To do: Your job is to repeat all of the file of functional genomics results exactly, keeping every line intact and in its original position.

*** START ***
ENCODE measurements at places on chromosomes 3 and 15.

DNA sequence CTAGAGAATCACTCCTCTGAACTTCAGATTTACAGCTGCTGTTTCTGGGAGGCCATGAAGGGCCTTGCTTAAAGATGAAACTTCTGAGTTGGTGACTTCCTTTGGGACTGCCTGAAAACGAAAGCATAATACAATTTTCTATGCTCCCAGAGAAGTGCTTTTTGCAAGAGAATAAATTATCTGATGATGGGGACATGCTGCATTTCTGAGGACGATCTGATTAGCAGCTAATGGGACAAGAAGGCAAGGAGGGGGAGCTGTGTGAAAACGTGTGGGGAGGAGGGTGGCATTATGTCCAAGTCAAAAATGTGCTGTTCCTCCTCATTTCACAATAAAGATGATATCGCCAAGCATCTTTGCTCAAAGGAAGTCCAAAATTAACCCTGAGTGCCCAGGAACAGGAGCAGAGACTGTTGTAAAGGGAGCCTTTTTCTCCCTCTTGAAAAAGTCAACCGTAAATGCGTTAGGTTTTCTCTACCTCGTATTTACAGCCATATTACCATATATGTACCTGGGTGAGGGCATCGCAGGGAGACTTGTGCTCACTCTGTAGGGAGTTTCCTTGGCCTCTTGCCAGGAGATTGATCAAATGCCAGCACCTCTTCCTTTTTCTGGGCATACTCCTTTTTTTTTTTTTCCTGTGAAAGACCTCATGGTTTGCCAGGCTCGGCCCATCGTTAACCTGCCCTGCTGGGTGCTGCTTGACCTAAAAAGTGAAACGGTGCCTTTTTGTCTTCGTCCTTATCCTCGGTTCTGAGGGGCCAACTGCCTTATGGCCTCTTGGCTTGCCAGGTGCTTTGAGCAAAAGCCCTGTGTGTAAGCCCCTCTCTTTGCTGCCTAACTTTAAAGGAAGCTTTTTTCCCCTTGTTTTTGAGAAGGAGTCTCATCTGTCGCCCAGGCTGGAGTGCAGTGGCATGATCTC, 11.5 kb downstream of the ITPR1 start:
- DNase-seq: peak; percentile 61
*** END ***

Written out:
ENCODE measurements at places on chromosomes 3 and 15.

DNA sequence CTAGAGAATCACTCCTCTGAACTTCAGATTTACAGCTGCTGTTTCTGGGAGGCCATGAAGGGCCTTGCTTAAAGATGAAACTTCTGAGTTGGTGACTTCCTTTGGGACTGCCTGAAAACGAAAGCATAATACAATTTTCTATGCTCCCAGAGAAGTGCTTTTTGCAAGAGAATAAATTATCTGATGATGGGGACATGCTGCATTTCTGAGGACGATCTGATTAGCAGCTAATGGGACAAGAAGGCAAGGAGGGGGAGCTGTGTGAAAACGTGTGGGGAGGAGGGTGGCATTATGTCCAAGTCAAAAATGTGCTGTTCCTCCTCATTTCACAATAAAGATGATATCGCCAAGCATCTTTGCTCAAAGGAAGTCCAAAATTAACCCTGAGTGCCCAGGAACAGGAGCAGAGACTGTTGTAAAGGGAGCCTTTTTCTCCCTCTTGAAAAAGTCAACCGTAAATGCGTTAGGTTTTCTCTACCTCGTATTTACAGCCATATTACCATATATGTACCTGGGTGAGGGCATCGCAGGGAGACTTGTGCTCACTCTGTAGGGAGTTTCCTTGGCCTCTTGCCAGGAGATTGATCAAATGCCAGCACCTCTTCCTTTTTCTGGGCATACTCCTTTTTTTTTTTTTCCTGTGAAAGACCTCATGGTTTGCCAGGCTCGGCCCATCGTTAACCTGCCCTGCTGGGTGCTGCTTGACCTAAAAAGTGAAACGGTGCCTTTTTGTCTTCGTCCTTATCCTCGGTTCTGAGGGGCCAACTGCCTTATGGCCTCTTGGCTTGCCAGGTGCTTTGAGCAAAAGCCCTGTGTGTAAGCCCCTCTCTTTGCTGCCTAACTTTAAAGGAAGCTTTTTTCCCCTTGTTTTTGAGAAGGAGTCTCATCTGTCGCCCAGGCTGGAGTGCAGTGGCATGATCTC, 11.5 kb downstream of the ITPR1 start:
- DNase-seq: peak; percentile 61